Today was the first full day of the NISOD convention and, pounding feet aside, it was a good day. The Austin Convention Center is in downtown Austin and luckily I was able to find a hotel with the state-approved rate within walking distance. (Being one of the most frugal—that is, cheapest—people alive I didn’t want to have to fight my way through Austin traffic each morning and then pay exorbitant rates in a parking garage.) I’m staying just around the corner from Antone’s, the world famous blues nightclub I spent way too much time at when I was an undergraduate, and got to stroll past all sorts of Austin landmarks, large and small.
The exhibit hall officially opened at nine this morning so when the teeming masses came in—there’s always this kind of mad crush when an exhibit hall opens on the first day as people pour in to get the best free giveaways they can—I was at the TSTC booth to talk about our books on display, give away free Dr. Peppers in our koozies, and visit with other folks from around the TSTC System who were also manning the booth.
In particular, I noticed there was a lot of interest in the math books we’ve done and/or are in the process of doing: The College Algebra Helper we published last year and The Quick Math Review that we’re working on right now. It seems that a lot of developmental faculty have all the software in the world that they want to use but, in addition, want hard-copy textbooks with just the necessary nuts-and-bolts information—as opposed to the “everything plus the kitchen sink” approach a lot of math books take—for students to physically be able to work in and hang onto. Plus, if you can have a smaller, more-to-the-point book at a mid-range price—around $35 as opposed to a $100 or more for an epic math book—it makes it that much more easy for students to actually buy instead of trying to work around not being able to afford the textbook at all.
After spending the morning in the booth, I went to my first session, “Incorporating Critical Thinking Across the Curriculum.” The presenter was Dr. Marge Banocy-Payne, Dean of Communications and Humanities at Tallahassee Community College in Florida. (When people are realigning their curriculum, that’s often a good time to see if they might be interested in putting those materials together as a book.) Overall it was an interesting presentation, although their project was so big in scope and covered so many different classes that it was hard to glean much about specific publishing projects that might come out of it. (I’ll certainly have to do some post-conference follow up on this.) After the presentation was the question and answer session and I saw a couple of examples of snarky questions that I hadn’t seen since being in grad school and/or attending more specifically academically oriented conferences. That is, you have certain people ask questions for one of two reasons (neither of which has to do with actually wanting an answer): they ask a question so everyone else can hear them ask the question and know just how clever they are and/or they ask a question designed to trip up the presenter. Either way, it’s very rude and just drives me nuts.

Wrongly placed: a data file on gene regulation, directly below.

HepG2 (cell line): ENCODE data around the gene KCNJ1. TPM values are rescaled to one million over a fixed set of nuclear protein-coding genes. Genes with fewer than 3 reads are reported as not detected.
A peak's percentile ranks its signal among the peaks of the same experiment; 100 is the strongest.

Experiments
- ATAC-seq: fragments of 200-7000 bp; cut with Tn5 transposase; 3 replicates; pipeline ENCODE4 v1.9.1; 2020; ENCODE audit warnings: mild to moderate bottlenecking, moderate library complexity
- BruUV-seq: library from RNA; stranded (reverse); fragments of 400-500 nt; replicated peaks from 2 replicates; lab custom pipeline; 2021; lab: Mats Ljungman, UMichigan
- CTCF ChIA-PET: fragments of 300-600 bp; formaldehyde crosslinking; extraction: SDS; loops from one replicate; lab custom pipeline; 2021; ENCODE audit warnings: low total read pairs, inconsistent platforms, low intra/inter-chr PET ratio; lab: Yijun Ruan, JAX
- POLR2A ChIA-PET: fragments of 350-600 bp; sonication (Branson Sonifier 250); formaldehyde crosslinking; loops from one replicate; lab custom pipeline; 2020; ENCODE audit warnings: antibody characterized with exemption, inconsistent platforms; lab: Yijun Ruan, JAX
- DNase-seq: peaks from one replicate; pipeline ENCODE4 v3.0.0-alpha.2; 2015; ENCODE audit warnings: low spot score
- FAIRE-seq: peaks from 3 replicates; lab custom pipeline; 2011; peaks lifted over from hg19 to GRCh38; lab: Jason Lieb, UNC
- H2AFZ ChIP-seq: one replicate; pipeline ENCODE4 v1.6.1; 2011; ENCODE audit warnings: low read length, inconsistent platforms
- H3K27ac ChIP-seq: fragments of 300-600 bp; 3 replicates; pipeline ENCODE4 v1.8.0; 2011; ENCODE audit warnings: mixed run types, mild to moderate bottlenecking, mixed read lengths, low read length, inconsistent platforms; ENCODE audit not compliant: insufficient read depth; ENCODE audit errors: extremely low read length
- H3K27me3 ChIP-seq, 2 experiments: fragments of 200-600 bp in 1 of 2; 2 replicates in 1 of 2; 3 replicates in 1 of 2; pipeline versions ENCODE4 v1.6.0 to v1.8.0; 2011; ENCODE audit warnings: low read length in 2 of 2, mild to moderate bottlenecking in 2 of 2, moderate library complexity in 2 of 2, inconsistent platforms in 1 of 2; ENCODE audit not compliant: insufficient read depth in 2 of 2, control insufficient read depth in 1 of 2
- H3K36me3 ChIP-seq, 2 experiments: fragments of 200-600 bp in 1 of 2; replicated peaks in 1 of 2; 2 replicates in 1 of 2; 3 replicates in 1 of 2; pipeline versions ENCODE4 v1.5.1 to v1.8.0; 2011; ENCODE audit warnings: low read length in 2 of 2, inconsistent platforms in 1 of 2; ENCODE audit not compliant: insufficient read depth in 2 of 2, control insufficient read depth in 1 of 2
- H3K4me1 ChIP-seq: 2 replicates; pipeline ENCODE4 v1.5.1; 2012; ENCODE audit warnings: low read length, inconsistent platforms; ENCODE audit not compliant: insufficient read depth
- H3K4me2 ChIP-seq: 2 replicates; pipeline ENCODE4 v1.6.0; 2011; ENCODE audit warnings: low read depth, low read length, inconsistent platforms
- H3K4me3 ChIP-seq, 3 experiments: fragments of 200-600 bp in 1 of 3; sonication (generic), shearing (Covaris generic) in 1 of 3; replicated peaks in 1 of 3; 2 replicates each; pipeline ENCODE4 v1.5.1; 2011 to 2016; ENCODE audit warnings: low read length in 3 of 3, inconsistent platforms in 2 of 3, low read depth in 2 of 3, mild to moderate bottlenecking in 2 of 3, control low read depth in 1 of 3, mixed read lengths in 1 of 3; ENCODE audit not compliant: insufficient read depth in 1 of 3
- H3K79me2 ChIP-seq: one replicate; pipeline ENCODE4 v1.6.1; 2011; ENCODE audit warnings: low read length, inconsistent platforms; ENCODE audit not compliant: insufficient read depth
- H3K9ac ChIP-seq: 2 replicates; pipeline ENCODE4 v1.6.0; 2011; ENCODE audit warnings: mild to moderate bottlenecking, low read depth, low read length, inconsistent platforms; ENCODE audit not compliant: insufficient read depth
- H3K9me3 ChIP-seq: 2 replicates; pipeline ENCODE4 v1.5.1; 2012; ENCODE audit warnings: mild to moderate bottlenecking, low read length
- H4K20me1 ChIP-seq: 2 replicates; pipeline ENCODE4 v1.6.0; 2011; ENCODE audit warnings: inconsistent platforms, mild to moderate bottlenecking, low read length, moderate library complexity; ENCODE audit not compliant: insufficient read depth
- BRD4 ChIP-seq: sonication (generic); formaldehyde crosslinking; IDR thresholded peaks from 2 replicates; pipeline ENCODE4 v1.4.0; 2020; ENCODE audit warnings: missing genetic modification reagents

The second session I went to was “Embedding Employability Skills in the College Curriculum: A Scottish Experience” presented by John McCann, Deputy Chief Executive of the Scottish Further Education Unit, and other folks from Scotland’s college system. Overall, this was another solid session as the presenters worked in a round robin fashion talking about different computer- and interpersonal-based things they are doing to 1) get more people to go to university and 2) ingrain soft skills into them so that they are more employable upon graduation. One thing I didn’t know was that while university is essentially free in Scotland in many “deprived” areas there is a strong cultural bias against higher education, the “people like us don’t do that” syndrome. Given that in the United States the high cost of higher education is seen as the one primary roadblock to obtaining a degree, it made me wonder what, if any, cultural bias against higher education might show up if education was free. Once again, I’m unsure what kind of publishing projects might come out of this for us—I’m pretty sure they could take care of those needs in country—but it was an interesting presentation, especially concerning the variety of cultural attitudes toward high education they highlighted.
After that, I worked the booth in the afternoon before finally knocking off late today to go back to the hotel room, elevate my feet, and rest up for tomorrow.